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Papa John Creach

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Solo Blues/Jazz Violinist and Member of Jefferson Airplane,  Jefferson Starship, and Hot Tuna

Papa John Creach was one the best known blues violinists of the 20th century, through his membership in the Jefferson Airplane, Hot Tuna, the Jefferson Starship, and his solo recordings.  Skilled equally in pop, rock, jazz, and blues, he played with a rough edged warm tone and wild hot trilling solo licks.  The Blues Foundation honored Papa John as an outstanding blues musician in 1993 with the W. C. Handy Award.   His most noted tracks are "String Jet Rock" (1971), "99 Year Blues" (1972), "Git Fiddler" (1975), and "Sweet Life Blues" (1992).

John Henry Creach was born in Beaver Falls, Pa., in 1917 into a family of five brothers and four sisters.  Members of his musical family played piano, guitar, bass, and drums.  His uncle, a merchant seaman, on a visit to Beaver Falls, brought a violin he purchased in Europe.  After hearing his uncle play hymns, John was enamored with the violin.  His uncle gave him the violin and taught him the basics.  John was soon able to play with his sister accompanying him on piano.  His family of moved to a farm near Benton Harbor when the steel mill where his father worked closed.  In 1935, when John was 18, his family moved again to Chicago where he studied violin at the Conservatory of Music.  A competent musician he was hired under a WPA program as a music librarian for the Illinois Symphony and an as occasional guest artist.  But in the 1930s the doors were closed to African Americans trying to earn a living in classical music.  Seeking to earn more money he found work playing jazz in the Chicago clubs and German and Polish music at dances.

During the 1930's, John Creach formed the cabaret band Chocolate Music Bars that played jazz, blues and popular music.  They toured the United States and Canada.  Later Creach played with Roy Milton's six piece band in Memphis.  In 1943 Creach purchased a National electrified violin and amp allowing him to be heard in larger bands.   Creach moved to Los Angeles in 1945.  For the next 20 years he performed in cocktail lounges in California.  He studied and played classical music by day at a symphony workshops.  At night he played Jazz.  In 1950 he joined Teddy Rudolph's band Three Bits of Rhythm and appeared with them in the nightclub scene of the movie "Cry Danger" starring Dick Powell and Rhonda Fleming.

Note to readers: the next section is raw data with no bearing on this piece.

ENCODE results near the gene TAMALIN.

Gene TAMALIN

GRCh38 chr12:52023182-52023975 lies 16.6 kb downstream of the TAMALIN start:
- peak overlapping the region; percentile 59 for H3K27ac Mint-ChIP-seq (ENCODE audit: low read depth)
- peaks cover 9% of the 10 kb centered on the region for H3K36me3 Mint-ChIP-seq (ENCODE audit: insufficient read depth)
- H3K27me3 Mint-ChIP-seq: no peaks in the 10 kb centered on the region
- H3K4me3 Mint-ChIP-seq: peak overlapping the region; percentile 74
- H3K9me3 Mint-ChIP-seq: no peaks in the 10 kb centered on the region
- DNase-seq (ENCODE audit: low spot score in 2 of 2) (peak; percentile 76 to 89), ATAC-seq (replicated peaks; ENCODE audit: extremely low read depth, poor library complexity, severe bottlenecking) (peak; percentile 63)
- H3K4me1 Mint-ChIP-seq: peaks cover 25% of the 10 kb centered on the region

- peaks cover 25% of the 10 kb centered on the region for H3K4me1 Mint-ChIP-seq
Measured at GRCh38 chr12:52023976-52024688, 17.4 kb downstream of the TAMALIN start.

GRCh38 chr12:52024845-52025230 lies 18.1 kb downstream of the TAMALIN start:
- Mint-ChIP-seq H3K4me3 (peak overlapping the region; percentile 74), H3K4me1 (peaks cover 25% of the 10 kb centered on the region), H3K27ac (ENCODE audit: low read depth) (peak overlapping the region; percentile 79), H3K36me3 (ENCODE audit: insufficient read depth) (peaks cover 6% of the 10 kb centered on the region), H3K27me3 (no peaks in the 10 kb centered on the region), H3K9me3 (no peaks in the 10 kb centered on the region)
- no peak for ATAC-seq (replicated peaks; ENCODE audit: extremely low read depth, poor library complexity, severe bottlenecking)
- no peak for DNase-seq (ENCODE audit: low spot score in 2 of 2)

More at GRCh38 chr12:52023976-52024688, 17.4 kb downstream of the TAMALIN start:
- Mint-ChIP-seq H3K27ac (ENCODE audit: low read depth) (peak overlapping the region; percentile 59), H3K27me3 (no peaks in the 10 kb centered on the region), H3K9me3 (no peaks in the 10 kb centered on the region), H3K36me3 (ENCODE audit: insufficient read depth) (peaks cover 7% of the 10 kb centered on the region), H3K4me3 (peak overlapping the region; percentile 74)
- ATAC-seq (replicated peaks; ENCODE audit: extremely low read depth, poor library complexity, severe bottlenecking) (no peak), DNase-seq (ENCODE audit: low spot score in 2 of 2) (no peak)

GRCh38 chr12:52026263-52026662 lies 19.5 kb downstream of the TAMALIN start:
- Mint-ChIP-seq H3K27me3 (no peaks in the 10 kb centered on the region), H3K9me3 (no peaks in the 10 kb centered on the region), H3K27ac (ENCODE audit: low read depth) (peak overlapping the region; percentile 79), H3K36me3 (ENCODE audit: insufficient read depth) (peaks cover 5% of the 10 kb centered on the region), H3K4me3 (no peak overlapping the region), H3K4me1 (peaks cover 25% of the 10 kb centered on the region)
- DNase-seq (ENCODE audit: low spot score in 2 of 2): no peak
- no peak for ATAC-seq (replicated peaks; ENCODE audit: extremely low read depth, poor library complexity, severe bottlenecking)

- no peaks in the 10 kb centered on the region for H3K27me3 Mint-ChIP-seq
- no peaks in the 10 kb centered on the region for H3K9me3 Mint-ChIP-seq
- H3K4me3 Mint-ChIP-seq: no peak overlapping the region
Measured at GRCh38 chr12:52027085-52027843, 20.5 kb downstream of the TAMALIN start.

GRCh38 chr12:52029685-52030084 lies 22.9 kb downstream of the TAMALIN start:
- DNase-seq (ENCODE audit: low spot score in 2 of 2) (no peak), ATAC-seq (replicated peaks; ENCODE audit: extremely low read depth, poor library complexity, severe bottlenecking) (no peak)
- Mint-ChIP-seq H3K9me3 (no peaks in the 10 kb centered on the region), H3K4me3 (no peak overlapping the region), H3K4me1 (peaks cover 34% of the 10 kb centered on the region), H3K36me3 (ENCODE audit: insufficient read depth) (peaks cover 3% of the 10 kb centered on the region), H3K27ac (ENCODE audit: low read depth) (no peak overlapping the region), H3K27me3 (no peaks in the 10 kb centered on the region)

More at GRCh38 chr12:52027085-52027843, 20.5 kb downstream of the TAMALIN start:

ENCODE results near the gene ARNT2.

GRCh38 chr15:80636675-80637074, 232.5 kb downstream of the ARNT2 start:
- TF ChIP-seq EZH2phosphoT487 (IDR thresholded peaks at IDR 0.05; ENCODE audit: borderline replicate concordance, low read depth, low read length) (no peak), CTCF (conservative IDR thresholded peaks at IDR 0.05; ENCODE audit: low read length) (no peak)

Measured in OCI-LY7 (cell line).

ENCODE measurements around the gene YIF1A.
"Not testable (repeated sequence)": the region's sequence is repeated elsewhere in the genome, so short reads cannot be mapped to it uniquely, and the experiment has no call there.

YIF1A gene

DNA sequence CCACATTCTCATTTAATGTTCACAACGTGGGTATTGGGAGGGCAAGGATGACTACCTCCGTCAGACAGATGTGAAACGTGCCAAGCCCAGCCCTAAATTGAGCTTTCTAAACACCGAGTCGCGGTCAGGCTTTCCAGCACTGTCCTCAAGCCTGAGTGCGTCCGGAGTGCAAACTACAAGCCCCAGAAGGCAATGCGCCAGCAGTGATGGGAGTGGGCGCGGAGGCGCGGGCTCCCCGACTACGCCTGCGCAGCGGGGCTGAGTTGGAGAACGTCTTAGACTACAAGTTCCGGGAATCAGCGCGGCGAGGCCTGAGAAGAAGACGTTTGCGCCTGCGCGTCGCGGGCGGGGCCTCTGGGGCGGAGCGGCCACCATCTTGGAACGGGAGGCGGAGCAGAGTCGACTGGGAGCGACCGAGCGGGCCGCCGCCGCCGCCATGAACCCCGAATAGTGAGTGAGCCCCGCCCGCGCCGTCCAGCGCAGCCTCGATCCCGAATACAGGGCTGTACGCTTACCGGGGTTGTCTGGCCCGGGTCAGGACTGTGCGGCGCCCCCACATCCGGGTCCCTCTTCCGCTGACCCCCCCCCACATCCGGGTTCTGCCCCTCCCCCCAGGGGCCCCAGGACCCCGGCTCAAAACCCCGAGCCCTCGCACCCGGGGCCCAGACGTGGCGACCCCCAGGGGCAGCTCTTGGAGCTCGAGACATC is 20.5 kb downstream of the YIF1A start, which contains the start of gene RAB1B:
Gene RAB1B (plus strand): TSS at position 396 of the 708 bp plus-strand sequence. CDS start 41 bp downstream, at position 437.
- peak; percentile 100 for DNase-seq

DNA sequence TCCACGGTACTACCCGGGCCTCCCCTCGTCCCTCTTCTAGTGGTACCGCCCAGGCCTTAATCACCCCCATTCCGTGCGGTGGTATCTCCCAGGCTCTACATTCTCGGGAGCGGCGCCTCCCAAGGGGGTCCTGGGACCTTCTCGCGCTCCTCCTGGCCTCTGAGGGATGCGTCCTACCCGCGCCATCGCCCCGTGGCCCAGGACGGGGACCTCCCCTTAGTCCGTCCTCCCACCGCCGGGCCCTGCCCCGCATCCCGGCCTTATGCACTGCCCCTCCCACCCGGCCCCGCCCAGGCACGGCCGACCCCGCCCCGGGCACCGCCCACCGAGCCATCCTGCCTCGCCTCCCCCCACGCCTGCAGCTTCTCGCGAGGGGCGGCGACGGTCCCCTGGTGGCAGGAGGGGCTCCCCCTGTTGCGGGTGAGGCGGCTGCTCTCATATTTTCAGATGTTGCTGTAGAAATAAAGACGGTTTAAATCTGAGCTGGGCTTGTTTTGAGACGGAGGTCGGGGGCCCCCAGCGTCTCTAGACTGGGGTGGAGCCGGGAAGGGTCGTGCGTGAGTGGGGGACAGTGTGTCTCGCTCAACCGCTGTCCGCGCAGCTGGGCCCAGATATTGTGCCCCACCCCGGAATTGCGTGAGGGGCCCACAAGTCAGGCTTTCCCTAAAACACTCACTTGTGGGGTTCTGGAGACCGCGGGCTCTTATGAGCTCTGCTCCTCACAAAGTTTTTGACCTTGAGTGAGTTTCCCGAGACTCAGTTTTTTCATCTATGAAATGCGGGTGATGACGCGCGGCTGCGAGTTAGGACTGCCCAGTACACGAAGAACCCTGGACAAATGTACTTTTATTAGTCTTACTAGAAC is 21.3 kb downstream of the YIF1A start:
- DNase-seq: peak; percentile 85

Creach formed the Johnny Creach Trio with Edgar Mason and Happy Joe Louis in 1951.  They signed a contract with Dootsie Williams' Dootone label and released the recordings "Danny Boy", "Indian Love Call", and "My Little Susie".  The trio also recorded the tracks "Black World Blues" and "Cotton and Corn Blues" with Helen Andrews on the Exelsior label. Creach appeared in the movie "Blue Gardenia" with Nat King Cole in 1953.  During the rest of the 1950’s and early 1960s Creach performed with Nina Russell, Big Joe Turner , T-Bone Walker and others.   Looking for a gig at the LA Musician’s Union he made friends with drummer Joey Covington.

Covington joined the Jefferson Airplane in 1970 and introduced Creach to the band.  They invited Creach to make a guest appearance with the airplane at Winterland in October 1970.  Impressed by the audience’s reaction to Creach’s playing, the made him a permanent member of the Jefferson Airplane and Paul Kanter’s side band Hot Tune. The Airplane members nick named him Papa John.  He performed and recorded with the Jefferson airplane from 1970 to 1975.  Creach departed the Airplane in August 1975 to concentrate on his solo career.  He returned as a guest performer on the spring 1978 Jefferson Starship tour.  He joined Joey Covington’s band the San Francisco All-Stars, performing with them from 1979 through 84.  He also worked with Covington and Spencer Dryden, as a member of the Dinosaurs (1982–89). He also made guest appearances with Hot Tuna. 

Creach released the solo album "Papa John's Friends..." in 1971 on Airplane's Grunt label.  He showcased his ability to play cool jazz with “St. Louis Blues" and ballads with “Danny Boy”.  The album's highlights are "Papa John's Down Home Blues" with Carlos Santana and Bruce Conte on guitar and "String Jet Rock" with Jack Cassidy and Jorma Kaukonen.  Creach appeared the Jefferson Starship’s million-selling Red Octopus album in 1975.  Papa John released several solo albums during the 1970s.  His last solo release was “Papa Blues” in 1992 recorded with the Bernie Pearl Blues Band.   He toured with the Jefferson Starship in 1992 through 1994.  Despite suffering from by arthritis he brought audiences to their feet with soulful electric violin riffs.  In January of 1994 he suffered a heart attack during Northridge earthquake and died from pneumonia in February of 1994 at age 76.


    * First Pull Up, Then Pull Down (1971) — Hot Tuna

    * Bark — Jefferson Airplane (1971)

    * Papa John Creach (1971)

    * Burgers (1972) — Hot Tuna

    * Long John Silver - Jefferson Airplane (1972)

    * Filthy! (1972)

    * Thirty Seconds Over Winterland - Jefferson Airplane (1973)

    * Baron Von Tollbooth & the Chrome Nun - Paul Kantner, Grace Slick & David Freiberg (1973)

    * Playing My Fiddle for You (1974)

    * Dragon Fly — Jefferson Starship (1974)

    * Red Octopus — Jefferson Starship (1975)

    * I'm The Fiddle Man (1975)

    * Rock Father (1976)

    * The Cat and the Fiddle (1977)

    * Inphasion (1978)

    * Historic Live Tuna (1985)

    * I Predict 1990 - Steve Taylor (1987)

    * Papa Blues (1992)

    * Best Of Papa John Creach (1994)